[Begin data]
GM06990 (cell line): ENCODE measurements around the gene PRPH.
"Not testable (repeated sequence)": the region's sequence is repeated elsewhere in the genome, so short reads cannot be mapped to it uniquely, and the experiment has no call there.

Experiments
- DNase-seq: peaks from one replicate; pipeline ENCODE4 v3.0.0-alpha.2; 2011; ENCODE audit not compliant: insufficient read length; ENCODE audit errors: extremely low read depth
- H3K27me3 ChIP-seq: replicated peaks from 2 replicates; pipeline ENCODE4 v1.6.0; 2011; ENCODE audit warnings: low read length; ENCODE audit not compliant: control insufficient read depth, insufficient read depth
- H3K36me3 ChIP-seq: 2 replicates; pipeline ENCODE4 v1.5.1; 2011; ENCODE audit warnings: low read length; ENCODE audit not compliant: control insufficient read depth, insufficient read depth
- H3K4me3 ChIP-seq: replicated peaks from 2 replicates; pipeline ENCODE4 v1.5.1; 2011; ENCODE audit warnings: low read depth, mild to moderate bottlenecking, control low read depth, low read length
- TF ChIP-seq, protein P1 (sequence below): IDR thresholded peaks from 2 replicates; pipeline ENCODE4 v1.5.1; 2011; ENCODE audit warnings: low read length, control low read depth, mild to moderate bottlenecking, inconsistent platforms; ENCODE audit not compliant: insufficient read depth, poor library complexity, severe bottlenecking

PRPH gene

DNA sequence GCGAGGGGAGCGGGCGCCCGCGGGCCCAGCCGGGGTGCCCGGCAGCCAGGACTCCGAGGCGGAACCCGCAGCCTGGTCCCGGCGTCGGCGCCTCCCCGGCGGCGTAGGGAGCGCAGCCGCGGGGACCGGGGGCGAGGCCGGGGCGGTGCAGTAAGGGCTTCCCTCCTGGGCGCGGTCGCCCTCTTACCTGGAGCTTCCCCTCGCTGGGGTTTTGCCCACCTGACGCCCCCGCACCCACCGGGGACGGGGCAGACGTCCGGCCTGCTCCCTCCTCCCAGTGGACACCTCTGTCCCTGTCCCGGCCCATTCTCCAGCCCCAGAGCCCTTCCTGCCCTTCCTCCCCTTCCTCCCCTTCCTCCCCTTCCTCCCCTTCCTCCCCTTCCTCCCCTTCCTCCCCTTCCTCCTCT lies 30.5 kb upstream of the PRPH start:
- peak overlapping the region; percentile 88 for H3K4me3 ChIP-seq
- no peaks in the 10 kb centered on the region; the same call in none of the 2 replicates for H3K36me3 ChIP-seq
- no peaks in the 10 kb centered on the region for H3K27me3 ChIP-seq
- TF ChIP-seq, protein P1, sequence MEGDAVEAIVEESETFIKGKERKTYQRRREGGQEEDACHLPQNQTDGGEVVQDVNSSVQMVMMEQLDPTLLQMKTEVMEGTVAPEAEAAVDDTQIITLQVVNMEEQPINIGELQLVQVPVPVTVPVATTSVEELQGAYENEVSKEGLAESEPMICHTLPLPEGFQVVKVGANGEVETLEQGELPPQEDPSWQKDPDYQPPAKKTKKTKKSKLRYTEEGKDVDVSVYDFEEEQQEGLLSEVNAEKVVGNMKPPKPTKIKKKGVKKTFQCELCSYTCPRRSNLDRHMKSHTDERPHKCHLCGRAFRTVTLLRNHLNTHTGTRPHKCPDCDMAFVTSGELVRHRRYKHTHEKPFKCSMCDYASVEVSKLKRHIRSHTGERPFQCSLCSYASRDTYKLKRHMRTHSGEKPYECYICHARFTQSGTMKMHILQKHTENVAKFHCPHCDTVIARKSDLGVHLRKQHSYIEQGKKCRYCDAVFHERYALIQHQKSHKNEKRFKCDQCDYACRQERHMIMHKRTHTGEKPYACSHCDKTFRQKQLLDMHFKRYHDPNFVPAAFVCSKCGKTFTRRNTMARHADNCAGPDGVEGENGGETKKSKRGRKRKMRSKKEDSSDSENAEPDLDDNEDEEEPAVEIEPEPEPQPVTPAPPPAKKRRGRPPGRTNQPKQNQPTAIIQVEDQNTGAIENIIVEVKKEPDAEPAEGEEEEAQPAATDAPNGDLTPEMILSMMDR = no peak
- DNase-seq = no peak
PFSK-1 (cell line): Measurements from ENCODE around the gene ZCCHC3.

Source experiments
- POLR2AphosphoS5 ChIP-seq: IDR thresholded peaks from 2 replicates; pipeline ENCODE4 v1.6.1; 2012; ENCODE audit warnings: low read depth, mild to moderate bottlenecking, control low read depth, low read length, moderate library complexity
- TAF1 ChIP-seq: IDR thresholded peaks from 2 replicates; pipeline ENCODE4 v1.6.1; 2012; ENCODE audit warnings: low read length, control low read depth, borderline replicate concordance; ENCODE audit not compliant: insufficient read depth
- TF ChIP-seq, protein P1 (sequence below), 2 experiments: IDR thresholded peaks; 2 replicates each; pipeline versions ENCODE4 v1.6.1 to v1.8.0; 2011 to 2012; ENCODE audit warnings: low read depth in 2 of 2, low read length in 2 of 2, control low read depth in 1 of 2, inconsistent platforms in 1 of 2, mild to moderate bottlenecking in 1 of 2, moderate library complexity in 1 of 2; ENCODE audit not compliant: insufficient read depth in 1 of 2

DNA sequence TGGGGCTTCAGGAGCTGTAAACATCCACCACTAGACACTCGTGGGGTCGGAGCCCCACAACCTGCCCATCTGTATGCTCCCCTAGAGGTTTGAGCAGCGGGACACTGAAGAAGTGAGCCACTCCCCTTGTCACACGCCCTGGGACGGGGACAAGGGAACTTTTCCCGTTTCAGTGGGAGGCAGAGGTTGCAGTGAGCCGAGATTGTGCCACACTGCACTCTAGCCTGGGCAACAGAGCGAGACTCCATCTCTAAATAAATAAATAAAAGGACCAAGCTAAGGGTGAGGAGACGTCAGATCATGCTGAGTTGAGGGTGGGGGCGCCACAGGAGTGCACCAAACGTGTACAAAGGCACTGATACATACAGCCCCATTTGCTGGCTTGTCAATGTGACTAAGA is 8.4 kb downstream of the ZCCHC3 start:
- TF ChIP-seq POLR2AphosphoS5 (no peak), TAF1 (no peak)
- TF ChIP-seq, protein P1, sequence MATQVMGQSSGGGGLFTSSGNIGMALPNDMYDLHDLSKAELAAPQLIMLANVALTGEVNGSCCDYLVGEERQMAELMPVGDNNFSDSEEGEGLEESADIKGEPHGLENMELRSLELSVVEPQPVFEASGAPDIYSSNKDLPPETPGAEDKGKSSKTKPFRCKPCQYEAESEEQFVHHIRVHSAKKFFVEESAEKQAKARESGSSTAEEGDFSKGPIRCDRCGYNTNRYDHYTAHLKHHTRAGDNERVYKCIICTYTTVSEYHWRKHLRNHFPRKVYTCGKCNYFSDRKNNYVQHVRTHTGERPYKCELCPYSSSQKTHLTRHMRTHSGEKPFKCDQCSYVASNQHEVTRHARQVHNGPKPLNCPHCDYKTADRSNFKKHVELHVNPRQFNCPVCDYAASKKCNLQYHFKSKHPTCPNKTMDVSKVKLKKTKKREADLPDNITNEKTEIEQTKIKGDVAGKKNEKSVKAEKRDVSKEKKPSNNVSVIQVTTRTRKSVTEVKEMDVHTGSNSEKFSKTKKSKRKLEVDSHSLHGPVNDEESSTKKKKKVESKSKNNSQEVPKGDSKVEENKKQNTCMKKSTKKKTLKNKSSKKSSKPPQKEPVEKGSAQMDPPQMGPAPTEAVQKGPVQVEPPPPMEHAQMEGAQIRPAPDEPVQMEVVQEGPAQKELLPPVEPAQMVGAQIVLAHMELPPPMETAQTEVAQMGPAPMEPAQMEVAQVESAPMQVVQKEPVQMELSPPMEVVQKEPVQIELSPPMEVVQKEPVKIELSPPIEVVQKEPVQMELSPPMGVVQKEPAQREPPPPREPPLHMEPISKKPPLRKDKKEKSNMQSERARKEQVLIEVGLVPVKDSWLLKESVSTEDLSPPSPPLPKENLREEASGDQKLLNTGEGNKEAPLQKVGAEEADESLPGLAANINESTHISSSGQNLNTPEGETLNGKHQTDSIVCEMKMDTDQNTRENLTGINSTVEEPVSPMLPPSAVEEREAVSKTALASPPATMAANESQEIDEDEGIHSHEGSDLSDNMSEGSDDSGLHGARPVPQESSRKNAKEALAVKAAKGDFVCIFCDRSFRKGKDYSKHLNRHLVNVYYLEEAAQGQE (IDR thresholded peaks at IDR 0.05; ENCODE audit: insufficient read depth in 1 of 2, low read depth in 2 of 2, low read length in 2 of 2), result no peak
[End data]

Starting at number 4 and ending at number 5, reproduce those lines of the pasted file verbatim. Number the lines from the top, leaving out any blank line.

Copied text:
- DNase-seq: peaks from one replicate; pipeline ENCODE4 v3.0.0-alpha.2; 2011; ENCODE audit not compliant: insufficient read length; ENCODE audit errors: extremely low read depth
- H3K27me3 ChIP-seq: replicated peaks from 2 replicates; pipeline ENCODE4 v1.6.0; 2011; ENCODE audit warnings: low read length; ENCODE audit not compliant: control insufficient read depth, insufficient read depth